43,835% Increase in US Phone Numbers Offered to Fraudsters for Call Termination Since 2020

Symmetry Solutions, providers of the PRISM fraud intelligence service, has reported a massive rise in North American phone numbers advertised for call termination via bulletin boards frequented by fraudsters. Although the problem is rarely discussed outside of the telecoms industry, it is an open secret that fraudsters routinely monetize their crimes by receiving a cut of fees charged for terminating calls at destinations they control. This leads to harm for individuals and businesses when fraudsters use a variety of scams and hacks to push traffic to those destinations. These include the wangiri ‘one-ring’ scam which fools unwary consumers into returning a missed call, and the remote hacking of corporate PBXs which are then programmed to make as many calls as possible until the hack is noticed. A 2021 survey by the Communications Fraud Control Association (CFCA), an entity dominated by US telcos, claimed the likeliest destinations for fraudulent calls are Cuba, the UK, Tunisia, Morocco and Jamaica, but this conflicts with Symmetry observing a 43,835 percent increase in the choice of US destinations made available for the termination of fraud since 2020.

An old adage asserts there is no smoke without fire. Per Symmetry’s data, a dark black cloud shrouds the worst US states, including Alaska, California, Hawaii and South Dakota. This is extraordinary because there were hardly any US numbers advertised on sites monitored by Symmetry as recently as 2020. In 2021 they observed a 54-fold increase in US numbers published. This was followed by another 8-fold increase from 2021 to 2022. Just one state, Alaska, offered 82 times as many phone numbers for use by fraudsters last year as had been offered across the entire USA during 2020.

Neighboring Canada offers fewer numbers for use by fraudsters but has been subject to an even more dramatic increase during the same period, with 69,340 percent more numbers made available in 2022 compared to 2020. This alarming trend in the USA and Canada is not found in other countries covered by the North American Numbering Plan, such as Jamaica. Canadian area code 867, which covers Yukon, Nunavut, and the Northwest Territories, ranks alongside Alaska and Hawaii as providing the most destinations for fraud within the region.

It is a common misconception that sites offering destinations to fraudsters will only list ‘premium rate’ numbers. Fraudsters have traditionally made money from premium rate numbers because the companies who supply those numbers will openly advertise the portion of termination fees paid to businesses that are supposed to provide services via those numbers. Improved worldwide policing of premium rate numbers has forced fraudsters to find other ways of collecting money from criminal traffic. This includes short-stopping, a technique where a call is made to an ordinary phone number in a country that charges high termination fees for all calls, but where the call never reaches that country because an intermediate telco deliberately misroutes it. The dialer pays for a call to an expensive country but hears a recorded message from a machine in a different country with lower termination fees, allowing the fraudsters to pocket the difference. There is plenty of evidence of short-stopping per Symmetry’s data. However, their data now also shows that US toll-free numbers comprise a significant share of the numbers being advertised on sites that used to be focused on premium rate scams. No end user pays for these calls, so fraudsters must be tapping into the wholesale revenues generated by calls to US toll-free numbers.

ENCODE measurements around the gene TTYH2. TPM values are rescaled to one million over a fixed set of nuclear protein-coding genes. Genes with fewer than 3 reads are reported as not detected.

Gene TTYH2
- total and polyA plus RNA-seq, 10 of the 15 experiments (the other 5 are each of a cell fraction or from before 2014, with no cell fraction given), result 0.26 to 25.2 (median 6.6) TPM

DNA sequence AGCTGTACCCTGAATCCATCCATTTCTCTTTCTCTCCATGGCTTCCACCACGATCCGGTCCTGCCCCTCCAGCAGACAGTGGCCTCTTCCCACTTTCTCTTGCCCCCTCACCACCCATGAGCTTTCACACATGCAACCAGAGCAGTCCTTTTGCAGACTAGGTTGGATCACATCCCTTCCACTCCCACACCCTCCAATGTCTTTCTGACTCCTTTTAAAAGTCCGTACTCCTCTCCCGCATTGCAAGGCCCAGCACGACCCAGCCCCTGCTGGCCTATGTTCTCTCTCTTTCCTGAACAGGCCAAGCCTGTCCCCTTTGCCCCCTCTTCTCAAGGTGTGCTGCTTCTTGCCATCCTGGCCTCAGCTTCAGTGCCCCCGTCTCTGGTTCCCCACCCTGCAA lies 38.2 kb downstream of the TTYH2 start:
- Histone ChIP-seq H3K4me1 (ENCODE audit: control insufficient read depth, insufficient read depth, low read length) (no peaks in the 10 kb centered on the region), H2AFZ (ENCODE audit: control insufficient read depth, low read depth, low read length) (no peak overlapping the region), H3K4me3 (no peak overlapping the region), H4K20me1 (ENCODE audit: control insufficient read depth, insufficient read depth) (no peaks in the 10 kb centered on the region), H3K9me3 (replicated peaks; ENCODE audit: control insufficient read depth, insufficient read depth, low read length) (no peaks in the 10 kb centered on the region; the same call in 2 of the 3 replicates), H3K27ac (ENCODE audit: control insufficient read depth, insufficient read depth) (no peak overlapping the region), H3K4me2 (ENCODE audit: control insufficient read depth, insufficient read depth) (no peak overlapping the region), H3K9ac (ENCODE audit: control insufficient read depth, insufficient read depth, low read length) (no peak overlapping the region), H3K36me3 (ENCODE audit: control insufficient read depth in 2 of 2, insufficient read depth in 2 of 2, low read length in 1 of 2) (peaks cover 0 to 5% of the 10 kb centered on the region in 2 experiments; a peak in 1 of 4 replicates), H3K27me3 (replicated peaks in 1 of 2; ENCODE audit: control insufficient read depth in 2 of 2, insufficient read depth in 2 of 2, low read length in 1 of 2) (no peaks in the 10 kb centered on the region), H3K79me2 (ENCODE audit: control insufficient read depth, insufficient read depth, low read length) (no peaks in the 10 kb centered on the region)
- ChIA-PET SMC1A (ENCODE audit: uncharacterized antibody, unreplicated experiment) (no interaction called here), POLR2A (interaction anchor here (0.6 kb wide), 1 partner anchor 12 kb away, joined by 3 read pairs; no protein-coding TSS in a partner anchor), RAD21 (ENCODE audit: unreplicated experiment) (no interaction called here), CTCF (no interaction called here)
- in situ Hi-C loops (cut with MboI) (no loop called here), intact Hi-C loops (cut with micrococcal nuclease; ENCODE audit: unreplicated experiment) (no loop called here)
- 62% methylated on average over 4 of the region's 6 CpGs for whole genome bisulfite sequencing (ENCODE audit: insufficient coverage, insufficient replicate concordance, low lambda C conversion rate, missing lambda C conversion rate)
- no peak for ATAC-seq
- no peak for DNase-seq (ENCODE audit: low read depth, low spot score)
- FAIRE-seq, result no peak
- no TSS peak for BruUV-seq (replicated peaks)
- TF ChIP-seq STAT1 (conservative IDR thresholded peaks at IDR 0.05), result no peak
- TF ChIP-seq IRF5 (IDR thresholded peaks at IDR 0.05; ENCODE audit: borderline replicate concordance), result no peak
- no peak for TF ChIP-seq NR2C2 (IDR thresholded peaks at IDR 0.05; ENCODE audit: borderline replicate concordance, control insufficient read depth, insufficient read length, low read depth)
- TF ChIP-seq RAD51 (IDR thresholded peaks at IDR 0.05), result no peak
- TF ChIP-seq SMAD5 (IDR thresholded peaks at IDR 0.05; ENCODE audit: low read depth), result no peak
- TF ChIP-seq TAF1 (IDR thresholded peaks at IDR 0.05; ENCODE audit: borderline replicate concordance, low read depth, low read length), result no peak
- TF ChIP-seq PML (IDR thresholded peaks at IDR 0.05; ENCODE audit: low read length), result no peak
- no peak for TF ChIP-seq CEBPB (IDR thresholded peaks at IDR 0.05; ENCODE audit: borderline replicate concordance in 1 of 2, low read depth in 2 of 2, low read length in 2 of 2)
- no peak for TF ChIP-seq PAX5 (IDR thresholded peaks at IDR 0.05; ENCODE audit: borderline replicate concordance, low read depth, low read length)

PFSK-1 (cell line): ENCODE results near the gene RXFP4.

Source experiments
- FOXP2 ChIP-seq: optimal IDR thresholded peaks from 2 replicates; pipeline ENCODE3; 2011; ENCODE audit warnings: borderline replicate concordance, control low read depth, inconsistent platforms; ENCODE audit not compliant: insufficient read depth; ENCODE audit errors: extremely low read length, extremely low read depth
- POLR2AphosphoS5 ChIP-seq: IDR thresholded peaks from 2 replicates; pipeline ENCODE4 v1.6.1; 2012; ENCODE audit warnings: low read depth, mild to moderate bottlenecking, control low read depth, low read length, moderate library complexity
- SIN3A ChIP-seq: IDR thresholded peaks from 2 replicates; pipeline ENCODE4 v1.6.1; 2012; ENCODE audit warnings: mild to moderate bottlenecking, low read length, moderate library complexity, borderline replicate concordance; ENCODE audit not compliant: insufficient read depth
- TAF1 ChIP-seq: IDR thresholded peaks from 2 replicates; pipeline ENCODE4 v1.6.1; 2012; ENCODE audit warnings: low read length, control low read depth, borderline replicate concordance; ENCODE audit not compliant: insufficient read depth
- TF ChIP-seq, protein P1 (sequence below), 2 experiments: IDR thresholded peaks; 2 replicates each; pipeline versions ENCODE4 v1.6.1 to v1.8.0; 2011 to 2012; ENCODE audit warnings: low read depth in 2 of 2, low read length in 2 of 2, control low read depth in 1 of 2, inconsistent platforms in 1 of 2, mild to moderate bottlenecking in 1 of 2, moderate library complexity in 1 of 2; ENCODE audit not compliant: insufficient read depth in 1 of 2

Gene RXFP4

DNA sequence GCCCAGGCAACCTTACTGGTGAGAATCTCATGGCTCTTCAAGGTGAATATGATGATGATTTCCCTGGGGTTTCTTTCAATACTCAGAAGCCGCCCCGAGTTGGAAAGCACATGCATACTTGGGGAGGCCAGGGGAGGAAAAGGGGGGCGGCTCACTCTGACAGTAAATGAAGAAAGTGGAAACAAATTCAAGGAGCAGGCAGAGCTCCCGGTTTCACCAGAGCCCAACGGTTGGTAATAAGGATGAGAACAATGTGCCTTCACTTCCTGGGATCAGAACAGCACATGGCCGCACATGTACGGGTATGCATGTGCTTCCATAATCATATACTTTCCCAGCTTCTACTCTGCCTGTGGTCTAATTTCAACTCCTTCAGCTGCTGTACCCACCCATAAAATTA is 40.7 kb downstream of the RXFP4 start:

Industry initiatives that are meant to reduce telecoms fraud will continue to fail if they keep applying piecemeal strategies to a holistic problem. Symmetry’s data illustrates how frauds that victimize ordinary consumers, such as wangiri robocalls, share common elements with crimes that target big businesses, such as artificial bot traffic, much like the SMS bot traffic which caused Twitter to lose USD60mn a year. The phrase ‘whac-a-mole’ is often used to describe the infuriating inability to stop telecoms fraud. But this is a poor analogy, because the target in a game of whac-a-mole will always pop up from a pre-determined selection of holes, whilst fraudsters are far more adaptable and imaginative in how they combine old and new exploits. Organized criminals are purchasing rogue services in much the same way they have previously, but the data shows they must be using them for crimes that were not prevalent a few years ago. This can leave fraud managers and regulators perched ready to bash moles that appear within their field of vision, but blind to others running rampant behind their backs. In such circumstances it is no surprise that criminals keep prospering and growing in strength every year, and thus able to unleash yet more harm on all sections of society.

Symmetry Solutions has published a limited selection of statistics about the observed surge in destinations within the USA and Canada. They have also indicated they are willing to privately share further information with North American anti-fraud professionals. Find out more from here.

Eric Priezkalns
Eric Priezkalns
Eric is the Editor of Commsrisk. Look here for more about the history of Commsrisk and the role played by Eric.

Eric is also the Chief Executive of the Risk & Assurance Group (RAG), a global association of professionals working in risk management and business assurance for communications providers.

Previously Eric was Director of Risk Management for Qatar Telecom and he has worked with Cable & Wireless, T‑Mobile, Sky, Worldcom and other telcos. He was lead author of Revenue Assurance: Expert Opinions for Communications Providers, published by CRC Press. He is a qualified chartered accountant, with degrees in information systems, and in mathematics and philosophy.